Formed in 1999, the Thunder Basin Grassland Prairie Ecosystem Association (TBGPEA) was created to address concerns about land management practices in the region, including ranching, coal, coal-bed methane, oil, and gas. Of particular concern is the effect of these practices on wildlife species and their habitat. In order to provide scientific and statistical information on the effects of management practices, Habitat Management was hired to conduct annual vegetation monitoring for TBGPEA. The monitoring for 2012 included re-visiting 204 existing transects and establishing 104 new transects. Along each transect, measurements were taken using point-intercept, line-intercept, and Daubenmire frame methods. Gathering data in this way allowed HMI to provide the client with a detailed look at the vegetation and shrub cover at an area. This information will be used to monitor trends over time, particularly in areas treated for cheatgrass (Bromus tectorum), and prickly pear cactus (Opuntia polycantha). Additionally, plant species in a macroplot around each transect were recorded in order to provide a list of species in the area, especially rare or uncommon species that did not occur along the transect line.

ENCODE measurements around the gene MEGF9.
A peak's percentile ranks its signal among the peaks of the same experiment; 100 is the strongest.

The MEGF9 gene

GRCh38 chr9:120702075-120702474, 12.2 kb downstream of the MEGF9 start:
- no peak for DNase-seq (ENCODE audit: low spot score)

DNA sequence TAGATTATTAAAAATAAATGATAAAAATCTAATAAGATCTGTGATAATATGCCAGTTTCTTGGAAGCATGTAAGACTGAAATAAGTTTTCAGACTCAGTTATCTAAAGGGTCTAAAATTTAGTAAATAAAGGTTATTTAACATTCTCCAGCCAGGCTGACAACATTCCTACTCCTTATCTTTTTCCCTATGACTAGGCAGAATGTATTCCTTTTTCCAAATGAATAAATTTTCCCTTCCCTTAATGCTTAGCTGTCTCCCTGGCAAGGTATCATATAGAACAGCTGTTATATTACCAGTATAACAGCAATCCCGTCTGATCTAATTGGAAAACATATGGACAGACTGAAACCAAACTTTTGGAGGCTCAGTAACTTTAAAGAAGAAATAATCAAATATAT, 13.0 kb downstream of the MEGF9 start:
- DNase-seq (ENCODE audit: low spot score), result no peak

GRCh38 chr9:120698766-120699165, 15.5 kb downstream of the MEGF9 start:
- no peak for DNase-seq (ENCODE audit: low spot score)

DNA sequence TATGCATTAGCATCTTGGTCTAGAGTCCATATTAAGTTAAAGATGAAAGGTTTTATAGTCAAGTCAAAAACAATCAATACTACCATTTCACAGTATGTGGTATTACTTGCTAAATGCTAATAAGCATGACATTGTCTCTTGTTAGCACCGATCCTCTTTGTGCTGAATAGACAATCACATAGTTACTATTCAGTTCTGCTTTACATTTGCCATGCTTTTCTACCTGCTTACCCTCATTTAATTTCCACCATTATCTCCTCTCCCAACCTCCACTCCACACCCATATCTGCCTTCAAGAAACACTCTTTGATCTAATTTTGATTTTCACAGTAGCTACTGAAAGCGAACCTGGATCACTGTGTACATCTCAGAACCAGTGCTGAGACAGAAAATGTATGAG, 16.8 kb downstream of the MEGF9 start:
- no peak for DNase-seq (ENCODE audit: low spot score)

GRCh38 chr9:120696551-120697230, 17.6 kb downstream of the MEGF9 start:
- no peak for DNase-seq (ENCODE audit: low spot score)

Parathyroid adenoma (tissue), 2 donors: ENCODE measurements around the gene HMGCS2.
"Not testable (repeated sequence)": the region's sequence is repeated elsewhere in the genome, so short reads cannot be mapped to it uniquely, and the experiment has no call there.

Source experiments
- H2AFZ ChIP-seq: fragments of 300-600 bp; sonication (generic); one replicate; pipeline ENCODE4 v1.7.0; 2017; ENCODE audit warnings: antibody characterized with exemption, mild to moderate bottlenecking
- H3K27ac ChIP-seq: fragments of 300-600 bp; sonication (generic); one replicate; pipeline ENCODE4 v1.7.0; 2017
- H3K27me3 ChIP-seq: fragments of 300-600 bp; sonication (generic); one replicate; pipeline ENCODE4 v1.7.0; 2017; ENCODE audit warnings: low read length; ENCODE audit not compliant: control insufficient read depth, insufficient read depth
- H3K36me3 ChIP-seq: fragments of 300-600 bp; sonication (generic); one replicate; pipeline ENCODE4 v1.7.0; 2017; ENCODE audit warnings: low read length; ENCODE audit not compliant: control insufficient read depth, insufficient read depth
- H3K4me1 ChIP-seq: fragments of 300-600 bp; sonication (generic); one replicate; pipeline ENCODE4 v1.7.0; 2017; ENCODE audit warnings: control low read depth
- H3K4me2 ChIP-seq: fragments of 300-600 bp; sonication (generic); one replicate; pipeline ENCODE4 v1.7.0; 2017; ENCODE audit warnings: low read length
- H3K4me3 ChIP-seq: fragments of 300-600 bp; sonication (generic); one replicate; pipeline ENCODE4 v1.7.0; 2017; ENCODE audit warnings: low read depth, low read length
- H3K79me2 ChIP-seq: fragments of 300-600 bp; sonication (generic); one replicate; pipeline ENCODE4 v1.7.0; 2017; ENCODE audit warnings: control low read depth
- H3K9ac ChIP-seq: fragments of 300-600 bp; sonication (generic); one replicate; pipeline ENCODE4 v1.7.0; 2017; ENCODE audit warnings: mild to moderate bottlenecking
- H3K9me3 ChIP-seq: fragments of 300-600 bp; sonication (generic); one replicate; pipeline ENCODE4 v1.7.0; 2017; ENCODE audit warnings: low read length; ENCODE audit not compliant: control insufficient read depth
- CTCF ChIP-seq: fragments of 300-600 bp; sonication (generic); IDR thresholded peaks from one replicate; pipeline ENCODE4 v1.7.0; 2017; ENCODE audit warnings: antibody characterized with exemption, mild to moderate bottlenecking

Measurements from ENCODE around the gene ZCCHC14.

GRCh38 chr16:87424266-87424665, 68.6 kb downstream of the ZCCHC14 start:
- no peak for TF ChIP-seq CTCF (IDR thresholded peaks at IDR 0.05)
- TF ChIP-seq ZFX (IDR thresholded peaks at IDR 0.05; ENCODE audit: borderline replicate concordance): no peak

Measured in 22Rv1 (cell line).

In order to aid in data gathering while in the field, HMI developed data forms for use on a field laptop computer. This form was designed to allow entry of field data directly at the site, rather than gathering in the field on paper forms and entering into the computer database at a later date. This reduces data entry time and transcription errors.
HMI also used summer field technicians on this project. These summer technicians are often college students studying range management or a similar field. By pairing a summer technician with a more experienced field scientist, HMI is able to reduce the cost to the client while simultaneously providing the student with hands-on experience in an environmental field.